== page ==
top of page



Zero Trust Defined

Zero Trust is a security concept that requires all users, even those inside the organization’s enterprise network, to be authenticated, authorized, and continuously validating security configuration and posture, before being granted or keeping access to applications and data.

Instead of assuming everything behind the corporate firewall is safe, the Zero Trust model assumes a breach and verifies each request as though it originates from an open network. Regardless of where the request originates or what resource it accesses, Zero Trust teaches us to “never trust, always verify.” Every access request is fully authenticated, authorized, and encrypted before granting access.

Your computer network is only as secure as your weakest link. The Zero Trust Model says trust no one, both inside and out.

The first basic principle of Zero Trust is to authenticate and verify access to all resources. Each time a user accesses a file share, application, or cloud storage device, we re-authenticate that user’s access to the resource in question. The assumption is every attempt at access on your network is a threat until confirmed otherwise, regardless of the location of access or hosting model.

However, Zero Trust can only be successful if organizations are able to continuously monitor and validate that a user and his or her device has the right privileges and attributes. One-time validation simply won’t suffice, because threats and user attributes are all subject to change.

As a result, organizations must ensure that all access requests are continuously vetted prior to allowing connection to any of your network or cloud assets. That’s why enforcement of Zero Trust policies heavily relies on real-time visibility into user attributes such as:

  • user identity

  • endpoint hardware type

  • firmware versions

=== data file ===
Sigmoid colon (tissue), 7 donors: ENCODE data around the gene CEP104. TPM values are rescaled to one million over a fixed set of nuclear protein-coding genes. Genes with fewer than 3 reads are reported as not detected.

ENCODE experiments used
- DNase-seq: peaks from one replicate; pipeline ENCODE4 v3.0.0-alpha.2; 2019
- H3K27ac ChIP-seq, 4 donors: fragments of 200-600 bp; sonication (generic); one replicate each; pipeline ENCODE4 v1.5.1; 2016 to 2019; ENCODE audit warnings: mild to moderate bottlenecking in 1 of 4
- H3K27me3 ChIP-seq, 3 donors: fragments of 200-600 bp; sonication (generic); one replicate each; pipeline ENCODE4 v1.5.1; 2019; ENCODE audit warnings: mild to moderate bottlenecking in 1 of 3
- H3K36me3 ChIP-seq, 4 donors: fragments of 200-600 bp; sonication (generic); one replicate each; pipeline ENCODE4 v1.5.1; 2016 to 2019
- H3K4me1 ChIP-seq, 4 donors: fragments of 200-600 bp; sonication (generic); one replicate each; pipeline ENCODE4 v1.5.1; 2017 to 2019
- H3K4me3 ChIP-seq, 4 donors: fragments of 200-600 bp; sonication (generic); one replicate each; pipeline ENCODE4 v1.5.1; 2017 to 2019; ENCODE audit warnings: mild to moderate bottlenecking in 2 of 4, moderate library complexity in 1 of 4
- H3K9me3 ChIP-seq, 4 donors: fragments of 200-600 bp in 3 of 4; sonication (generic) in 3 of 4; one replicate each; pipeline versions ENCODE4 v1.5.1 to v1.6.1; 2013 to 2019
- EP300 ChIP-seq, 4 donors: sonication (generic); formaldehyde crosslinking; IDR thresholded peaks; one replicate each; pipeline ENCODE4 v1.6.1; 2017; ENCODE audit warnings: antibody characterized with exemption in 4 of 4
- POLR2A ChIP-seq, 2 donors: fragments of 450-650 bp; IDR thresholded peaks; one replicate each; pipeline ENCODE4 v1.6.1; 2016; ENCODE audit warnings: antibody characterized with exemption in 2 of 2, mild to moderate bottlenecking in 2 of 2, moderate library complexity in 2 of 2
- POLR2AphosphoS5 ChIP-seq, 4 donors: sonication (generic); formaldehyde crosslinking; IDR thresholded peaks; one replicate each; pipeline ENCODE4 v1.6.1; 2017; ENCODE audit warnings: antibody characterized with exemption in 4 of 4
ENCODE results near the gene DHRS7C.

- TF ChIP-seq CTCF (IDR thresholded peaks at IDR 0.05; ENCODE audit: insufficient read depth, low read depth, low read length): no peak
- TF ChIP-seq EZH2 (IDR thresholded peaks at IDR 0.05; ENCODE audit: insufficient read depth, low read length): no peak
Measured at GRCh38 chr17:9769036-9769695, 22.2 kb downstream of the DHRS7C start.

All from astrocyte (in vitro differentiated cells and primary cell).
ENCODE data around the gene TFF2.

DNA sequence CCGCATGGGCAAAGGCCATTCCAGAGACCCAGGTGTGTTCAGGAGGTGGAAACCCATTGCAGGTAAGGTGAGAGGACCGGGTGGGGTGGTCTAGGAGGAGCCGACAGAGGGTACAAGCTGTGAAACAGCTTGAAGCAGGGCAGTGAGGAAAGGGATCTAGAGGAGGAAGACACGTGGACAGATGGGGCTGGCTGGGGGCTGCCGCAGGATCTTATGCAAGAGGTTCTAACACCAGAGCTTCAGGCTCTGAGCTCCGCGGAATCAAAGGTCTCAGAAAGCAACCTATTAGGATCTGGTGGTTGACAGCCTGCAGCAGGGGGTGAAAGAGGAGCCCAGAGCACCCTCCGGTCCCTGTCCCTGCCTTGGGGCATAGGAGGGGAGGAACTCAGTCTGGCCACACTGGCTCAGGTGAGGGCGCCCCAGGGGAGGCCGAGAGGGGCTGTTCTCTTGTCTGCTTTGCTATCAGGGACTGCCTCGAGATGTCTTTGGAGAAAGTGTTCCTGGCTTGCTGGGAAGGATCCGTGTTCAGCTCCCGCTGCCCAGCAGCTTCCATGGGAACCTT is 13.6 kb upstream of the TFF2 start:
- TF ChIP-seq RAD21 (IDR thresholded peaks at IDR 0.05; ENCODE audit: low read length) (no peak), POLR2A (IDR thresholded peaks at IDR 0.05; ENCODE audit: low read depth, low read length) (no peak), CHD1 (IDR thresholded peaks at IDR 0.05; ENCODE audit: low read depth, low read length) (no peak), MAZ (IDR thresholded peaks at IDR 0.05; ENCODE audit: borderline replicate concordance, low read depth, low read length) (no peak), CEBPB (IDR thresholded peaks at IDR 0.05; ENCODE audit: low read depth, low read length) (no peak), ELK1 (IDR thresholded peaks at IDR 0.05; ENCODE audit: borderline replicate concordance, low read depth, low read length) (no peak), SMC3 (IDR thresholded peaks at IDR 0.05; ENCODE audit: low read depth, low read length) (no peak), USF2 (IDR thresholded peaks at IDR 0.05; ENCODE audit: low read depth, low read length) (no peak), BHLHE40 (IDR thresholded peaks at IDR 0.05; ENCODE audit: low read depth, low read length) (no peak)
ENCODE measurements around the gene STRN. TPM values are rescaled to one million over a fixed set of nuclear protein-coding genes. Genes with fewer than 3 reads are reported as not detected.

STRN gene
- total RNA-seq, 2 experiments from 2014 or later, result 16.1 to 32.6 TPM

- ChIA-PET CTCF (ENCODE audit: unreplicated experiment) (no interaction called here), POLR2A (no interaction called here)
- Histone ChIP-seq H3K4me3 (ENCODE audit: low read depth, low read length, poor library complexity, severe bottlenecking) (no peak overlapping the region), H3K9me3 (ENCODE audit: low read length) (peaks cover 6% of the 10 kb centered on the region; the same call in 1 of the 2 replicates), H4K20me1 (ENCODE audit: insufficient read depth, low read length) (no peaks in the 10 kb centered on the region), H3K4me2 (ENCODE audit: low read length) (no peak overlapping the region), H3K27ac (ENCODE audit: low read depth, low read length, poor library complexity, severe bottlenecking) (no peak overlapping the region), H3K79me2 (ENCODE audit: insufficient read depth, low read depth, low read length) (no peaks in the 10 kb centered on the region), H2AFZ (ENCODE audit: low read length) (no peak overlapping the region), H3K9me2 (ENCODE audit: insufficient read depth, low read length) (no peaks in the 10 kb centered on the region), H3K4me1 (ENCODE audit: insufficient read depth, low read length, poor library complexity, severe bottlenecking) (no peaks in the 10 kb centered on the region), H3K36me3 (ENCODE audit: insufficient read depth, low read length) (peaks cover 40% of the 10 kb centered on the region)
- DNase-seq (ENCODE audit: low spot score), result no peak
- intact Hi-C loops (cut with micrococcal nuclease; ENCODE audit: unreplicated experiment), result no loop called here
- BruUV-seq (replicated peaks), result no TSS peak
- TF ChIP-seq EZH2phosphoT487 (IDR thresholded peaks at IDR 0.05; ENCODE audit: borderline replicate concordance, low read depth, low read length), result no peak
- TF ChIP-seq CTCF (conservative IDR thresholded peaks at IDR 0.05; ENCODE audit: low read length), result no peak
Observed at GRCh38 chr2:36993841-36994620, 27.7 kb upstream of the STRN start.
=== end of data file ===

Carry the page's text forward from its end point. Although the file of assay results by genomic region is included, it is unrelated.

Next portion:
• operating system versions

  • patch levels

  • vulnerabilities

  • applications installed

  • user logins

  • security or incident detections

In addition, the organization should thoroughly assess its network structure and access privileges to contain potential attacks and minimize the impact if a breach should occur.

Why is Zero Trust important?

Zero Trust is one of the most effective ways for organizations to control access to their networks, applications, and data. It combines a wide range of preventative techniques including identity verification, micro-segmentation, endpoint security, monitoring the network, and least privilege controls, to deter would-be attackers and limit their access in the event of a breach.

This added layer of security is critical as companies increase the number of endpoints within their network and expand their infrastructure to include cloud-based applications and servers. Both of these trends make it more difficult to establish, monitor, and maintain secure perimeters. Furthermore, a borderless security strategy is especially important for those organizations that have a global workforce and offer employees the ability to work remotely.

Finally, by segmenting the network and restricting user access, Zero Trust security helps the organization contain breaches and minimize potential damage. This is an important security measure as some of the most sophisticated attacks are orchestrated by internal users.

Cyberthreats are prolific and continuously adapting — we are in a cyber arms race where combatants have a broad threat surface to play with and no shortage of tactics to do damage. “Trust but verify” is no longer a valid approach. Moat and castle strategies ignore threats and compromised assets inside the castle. The Zero Trust framework provides you a rigorous approach to defend and counter today’s escalating risk.


bottom of page